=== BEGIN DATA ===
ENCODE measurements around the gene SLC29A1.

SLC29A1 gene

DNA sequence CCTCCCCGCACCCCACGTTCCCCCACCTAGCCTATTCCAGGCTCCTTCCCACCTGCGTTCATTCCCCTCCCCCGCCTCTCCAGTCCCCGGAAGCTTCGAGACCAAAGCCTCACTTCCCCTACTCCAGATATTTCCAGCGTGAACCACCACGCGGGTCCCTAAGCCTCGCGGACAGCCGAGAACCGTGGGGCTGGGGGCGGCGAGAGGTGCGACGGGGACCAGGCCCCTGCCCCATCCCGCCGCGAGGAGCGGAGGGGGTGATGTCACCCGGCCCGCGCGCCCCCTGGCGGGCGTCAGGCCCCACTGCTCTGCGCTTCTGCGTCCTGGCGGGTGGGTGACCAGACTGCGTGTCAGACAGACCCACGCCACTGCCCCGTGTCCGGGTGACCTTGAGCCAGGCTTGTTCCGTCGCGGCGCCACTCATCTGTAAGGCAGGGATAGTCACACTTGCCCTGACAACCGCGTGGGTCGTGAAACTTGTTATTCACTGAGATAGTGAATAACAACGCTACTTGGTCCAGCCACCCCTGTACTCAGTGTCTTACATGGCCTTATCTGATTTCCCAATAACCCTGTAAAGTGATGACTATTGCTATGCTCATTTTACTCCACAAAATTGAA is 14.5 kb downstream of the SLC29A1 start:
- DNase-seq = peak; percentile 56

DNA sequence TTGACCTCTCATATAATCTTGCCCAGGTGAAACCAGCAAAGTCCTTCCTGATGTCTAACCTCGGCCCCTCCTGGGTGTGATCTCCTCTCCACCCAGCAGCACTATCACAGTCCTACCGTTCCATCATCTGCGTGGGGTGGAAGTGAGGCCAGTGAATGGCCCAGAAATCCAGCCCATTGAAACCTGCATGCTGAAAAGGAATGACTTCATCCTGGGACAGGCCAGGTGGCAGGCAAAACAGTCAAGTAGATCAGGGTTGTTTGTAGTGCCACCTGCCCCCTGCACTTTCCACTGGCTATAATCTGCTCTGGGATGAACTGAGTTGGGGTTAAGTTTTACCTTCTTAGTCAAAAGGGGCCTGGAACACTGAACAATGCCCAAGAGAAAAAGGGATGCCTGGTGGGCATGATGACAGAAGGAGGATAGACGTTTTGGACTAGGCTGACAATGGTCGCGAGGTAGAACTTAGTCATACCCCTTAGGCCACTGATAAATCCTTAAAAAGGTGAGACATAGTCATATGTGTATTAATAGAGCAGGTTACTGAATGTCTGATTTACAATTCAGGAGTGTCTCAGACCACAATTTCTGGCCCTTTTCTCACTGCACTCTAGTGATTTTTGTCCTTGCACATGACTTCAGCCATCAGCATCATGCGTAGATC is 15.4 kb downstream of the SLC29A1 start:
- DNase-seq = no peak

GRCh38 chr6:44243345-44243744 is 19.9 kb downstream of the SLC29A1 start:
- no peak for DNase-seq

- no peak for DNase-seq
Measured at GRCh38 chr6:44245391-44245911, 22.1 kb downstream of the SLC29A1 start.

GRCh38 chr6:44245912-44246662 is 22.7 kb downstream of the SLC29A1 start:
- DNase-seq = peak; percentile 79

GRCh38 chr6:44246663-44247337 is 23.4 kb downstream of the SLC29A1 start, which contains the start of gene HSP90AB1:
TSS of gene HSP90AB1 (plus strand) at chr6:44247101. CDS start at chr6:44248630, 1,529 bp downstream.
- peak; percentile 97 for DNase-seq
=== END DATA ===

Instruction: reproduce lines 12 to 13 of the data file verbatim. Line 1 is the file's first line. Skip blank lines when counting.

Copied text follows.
- DNase-seq = peak; percentile 79

GRCh38 chr6:44246663-44247337 is 23.4 kb downstream of the SLC29A1 start, which contains the start of gene HSP90AB1: